United States of America 4 lost to Wales 92
- Match URL
- Sunday, June 18th, 1995
- Ursinus College (Philadelphia)
Rowland Phillips, who had ironically made his rugby union international debut against USA, played in both matches in Philadelphia: "It was a good run out for us before the World Cup. The whole squad played in both games and there were unlimited substitutions," he said. "But the standard of opposition that we were facing wasn‟t that good. They were physical, not particularly organised, they took more of an American Football type of approach and thought it would just be running hard. They didn‟t understand the physicality of the defence because they got a little irate with us. "The crowd was virtually nonexistent, as the games weren‟t promoted that well. They were played at a college field which had a running track around it. It wasn‟t like we were a visiting international side, it was like an obscure sport was visiting their shores, there wasn‟t much fuss. There were no formalities after the game, no official presentations, we just met up in a bar after the games, had a few beers and as many chicken wings as we could eat."
Phillips remembers some of the funniest moments from a tour that he says was marvellous for team morale: "We trained the day before the first game and the rain hammered down," he said. "Clive Griffiths turned round to place some more cones out and when he came back to the field, the entire squad had run under cover to shelter. I‟ve never seen Clive so angry in all my life. There was also the time when we all went out to a Chinese restaurant and they gave out the fortune cookies at the end. We were all asking each other what the little messages said but Paul Moriarty hadn‟t realised that there was a message inside and had eaten the whole thing!"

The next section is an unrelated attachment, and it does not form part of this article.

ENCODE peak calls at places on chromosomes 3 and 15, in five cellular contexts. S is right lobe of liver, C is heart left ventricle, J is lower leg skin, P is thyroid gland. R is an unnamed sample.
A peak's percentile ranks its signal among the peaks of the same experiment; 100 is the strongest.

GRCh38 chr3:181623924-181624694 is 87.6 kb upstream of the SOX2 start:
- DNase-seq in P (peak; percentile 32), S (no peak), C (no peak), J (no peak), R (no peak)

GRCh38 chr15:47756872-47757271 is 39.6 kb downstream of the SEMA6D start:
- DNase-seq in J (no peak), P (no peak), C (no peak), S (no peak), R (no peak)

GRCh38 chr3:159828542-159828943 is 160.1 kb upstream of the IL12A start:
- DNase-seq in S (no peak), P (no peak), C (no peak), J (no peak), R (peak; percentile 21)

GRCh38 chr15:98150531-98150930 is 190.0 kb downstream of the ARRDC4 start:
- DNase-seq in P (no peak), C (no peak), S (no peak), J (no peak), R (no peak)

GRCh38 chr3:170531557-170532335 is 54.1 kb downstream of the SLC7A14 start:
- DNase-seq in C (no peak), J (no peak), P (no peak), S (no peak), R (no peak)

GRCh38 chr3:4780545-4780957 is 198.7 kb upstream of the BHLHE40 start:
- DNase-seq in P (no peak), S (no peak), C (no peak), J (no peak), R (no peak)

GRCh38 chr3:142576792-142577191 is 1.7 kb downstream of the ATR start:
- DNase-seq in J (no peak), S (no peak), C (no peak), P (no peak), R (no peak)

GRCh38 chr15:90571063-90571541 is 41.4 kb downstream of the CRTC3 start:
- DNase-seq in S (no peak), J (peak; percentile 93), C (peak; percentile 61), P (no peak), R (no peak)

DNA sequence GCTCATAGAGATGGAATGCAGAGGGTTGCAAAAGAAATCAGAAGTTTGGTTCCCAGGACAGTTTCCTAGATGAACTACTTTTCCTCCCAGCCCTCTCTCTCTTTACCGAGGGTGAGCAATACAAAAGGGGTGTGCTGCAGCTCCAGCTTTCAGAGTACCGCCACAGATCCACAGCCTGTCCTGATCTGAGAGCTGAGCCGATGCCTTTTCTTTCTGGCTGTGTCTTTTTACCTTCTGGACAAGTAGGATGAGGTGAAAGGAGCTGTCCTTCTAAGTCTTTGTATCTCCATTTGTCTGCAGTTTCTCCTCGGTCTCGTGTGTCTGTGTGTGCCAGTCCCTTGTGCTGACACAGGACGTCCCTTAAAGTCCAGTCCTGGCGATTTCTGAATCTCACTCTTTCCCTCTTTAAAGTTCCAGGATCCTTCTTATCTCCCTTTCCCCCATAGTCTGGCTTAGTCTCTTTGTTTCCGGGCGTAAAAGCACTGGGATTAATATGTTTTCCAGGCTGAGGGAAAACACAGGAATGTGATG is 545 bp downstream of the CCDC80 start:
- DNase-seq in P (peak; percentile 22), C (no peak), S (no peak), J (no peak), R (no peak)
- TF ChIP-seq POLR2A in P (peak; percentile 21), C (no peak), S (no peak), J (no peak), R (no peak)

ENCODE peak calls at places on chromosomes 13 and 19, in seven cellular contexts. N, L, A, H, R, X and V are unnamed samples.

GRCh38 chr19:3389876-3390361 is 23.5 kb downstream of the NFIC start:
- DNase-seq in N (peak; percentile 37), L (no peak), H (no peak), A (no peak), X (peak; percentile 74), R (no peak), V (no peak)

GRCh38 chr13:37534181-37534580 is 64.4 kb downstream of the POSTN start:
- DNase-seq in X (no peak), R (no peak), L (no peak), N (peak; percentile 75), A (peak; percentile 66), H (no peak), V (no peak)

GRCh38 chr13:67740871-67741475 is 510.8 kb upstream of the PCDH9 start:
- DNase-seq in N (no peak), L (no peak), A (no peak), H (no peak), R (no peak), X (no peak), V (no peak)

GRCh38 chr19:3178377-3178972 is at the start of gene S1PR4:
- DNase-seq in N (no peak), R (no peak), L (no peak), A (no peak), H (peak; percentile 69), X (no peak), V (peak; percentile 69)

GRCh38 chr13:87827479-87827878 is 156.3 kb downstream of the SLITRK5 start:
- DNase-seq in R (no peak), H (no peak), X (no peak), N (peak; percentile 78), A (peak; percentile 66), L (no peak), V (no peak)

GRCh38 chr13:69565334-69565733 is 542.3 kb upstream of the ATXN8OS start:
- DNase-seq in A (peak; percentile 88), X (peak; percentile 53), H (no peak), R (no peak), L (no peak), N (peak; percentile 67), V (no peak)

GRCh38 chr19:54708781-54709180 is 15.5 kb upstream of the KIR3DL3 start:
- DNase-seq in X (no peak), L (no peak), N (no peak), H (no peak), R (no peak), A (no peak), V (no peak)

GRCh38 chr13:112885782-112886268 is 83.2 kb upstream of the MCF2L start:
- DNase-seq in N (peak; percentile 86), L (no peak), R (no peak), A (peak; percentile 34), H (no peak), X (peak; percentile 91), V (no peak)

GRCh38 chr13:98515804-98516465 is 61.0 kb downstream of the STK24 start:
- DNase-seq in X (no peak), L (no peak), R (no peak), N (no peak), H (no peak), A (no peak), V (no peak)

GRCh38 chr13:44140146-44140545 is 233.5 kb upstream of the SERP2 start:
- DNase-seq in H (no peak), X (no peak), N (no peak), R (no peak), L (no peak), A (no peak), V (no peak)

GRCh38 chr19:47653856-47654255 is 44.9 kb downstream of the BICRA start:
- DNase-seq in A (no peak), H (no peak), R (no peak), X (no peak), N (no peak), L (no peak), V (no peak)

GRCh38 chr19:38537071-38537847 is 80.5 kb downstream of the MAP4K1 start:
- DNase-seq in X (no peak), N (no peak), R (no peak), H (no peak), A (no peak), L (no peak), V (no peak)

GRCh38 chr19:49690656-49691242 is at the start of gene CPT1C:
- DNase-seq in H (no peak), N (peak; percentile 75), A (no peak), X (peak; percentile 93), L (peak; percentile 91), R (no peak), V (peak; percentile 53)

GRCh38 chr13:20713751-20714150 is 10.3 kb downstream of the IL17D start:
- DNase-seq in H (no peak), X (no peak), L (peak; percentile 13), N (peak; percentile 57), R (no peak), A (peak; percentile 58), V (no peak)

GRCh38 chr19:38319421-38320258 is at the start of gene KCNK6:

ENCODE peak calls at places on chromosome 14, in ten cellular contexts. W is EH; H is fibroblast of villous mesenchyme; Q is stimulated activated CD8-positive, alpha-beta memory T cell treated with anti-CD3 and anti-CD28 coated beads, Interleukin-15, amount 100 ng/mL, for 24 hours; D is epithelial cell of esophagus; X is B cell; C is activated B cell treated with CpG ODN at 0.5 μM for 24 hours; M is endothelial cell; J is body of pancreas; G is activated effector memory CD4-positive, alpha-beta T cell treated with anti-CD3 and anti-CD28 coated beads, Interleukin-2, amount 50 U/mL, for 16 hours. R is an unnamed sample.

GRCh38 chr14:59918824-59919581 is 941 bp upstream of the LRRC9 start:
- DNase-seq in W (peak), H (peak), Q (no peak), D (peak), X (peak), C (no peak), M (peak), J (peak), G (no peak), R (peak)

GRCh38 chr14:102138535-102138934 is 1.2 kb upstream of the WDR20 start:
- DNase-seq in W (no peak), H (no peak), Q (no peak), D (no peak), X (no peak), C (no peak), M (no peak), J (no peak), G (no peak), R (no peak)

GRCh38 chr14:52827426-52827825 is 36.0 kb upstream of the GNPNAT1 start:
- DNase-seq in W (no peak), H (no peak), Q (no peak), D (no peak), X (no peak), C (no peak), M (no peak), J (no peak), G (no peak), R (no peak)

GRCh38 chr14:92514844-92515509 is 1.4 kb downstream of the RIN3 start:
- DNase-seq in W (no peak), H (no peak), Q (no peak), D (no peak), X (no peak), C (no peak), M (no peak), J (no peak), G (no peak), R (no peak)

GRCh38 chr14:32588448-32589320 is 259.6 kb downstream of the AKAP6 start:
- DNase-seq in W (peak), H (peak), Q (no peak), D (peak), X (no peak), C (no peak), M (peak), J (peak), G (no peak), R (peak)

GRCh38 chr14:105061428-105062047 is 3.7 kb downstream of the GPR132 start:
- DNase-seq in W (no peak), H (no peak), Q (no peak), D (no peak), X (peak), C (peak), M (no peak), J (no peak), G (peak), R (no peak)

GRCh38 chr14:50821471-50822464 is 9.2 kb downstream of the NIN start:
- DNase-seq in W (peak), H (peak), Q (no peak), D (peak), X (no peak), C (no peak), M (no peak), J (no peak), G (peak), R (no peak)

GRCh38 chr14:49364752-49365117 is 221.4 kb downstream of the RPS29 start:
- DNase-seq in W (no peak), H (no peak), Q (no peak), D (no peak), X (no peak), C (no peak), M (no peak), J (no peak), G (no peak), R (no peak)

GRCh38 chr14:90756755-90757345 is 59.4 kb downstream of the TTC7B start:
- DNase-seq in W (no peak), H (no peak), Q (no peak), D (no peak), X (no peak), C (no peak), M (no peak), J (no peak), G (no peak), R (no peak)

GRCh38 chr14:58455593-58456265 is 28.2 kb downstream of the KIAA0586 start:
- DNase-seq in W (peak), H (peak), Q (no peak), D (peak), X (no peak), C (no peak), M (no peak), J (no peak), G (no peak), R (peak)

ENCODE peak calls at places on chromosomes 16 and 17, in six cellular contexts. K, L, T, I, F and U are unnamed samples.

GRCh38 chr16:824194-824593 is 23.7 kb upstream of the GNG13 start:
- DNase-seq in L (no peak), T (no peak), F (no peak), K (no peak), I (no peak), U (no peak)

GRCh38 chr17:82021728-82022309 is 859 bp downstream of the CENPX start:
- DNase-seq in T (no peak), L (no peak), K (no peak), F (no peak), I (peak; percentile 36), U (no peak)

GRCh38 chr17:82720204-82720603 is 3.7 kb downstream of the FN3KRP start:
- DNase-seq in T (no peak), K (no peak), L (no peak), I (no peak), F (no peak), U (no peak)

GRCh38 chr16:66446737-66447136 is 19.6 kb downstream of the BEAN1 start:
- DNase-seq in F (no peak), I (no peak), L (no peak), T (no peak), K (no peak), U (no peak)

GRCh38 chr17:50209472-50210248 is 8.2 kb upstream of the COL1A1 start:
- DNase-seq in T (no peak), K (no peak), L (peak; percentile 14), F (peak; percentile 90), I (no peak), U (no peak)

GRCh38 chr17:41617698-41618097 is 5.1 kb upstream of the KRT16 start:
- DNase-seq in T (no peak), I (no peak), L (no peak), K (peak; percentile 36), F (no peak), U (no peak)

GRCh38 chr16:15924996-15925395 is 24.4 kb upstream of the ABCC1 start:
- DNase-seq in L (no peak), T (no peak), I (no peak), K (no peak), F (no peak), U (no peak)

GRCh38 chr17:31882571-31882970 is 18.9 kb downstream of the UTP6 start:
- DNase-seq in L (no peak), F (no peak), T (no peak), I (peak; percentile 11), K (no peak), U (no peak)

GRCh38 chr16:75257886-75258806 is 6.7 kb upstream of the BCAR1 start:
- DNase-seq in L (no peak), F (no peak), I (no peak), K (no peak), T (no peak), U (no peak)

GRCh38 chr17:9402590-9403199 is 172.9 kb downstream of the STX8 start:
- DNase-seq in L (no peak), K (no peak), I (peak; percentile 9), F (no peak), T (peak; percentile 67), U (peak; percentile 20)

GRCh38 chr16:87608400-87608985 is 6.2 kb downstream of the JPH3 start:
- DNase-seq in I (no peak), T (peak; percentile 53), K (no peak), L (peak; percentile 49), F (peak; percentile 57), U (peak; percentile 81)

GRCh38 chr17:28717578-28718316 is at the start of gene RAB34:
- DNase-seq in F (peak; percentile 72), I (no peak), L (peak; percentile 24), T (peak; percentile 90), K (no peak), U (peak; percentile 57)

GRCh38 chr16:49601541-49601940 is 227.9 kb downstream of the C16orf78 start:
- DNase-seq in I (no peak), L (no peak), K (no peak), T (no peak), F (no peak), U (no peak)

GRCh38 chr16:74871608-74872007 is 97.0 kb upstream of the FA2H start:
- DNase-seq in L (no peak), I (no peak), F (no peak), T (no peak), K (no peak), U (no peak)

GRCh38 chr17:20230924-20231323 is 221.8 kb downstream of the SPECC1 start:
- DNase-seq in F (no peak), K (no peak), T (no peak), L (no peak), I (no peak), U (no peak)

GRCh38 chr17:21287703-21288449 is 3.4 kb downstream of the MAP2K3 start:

The America trip was meant to be Phil Ford‟s international swansong. The full-back was coming to the end of an illustrious career that saw him play for Wigan, Bradford, Salford, Warrington and Leeds as well as winning 13 Great Britain caps. He became a hero to all British rugby league fans in 1988 when scoring a length of the field try for the Lions as they beat Australia for the first time in 10 years. Ford was part of the 25-man travelling squad to the States but didn‟t get to play in either of the games due to a ligament injury. However he was given a more important role to play.
"I was the touch-judge," he said. "Only the referee was provided so each side had to provide a touch-judge and as I was injured, I was the man. Both games were easy wins for Wales so I didn‟t have too much to do, but during the second game a big fight broke out and us „officials‟ had to take charge. So I rushed onto the pitch and knocked a few of the boys on the head with my flag saying „You can‟t do that‟. That was what this tour was like - a good laugh all round."
Last modified: Thu, 16 Oct 2014 23:23:55 +1100 (Sydney time)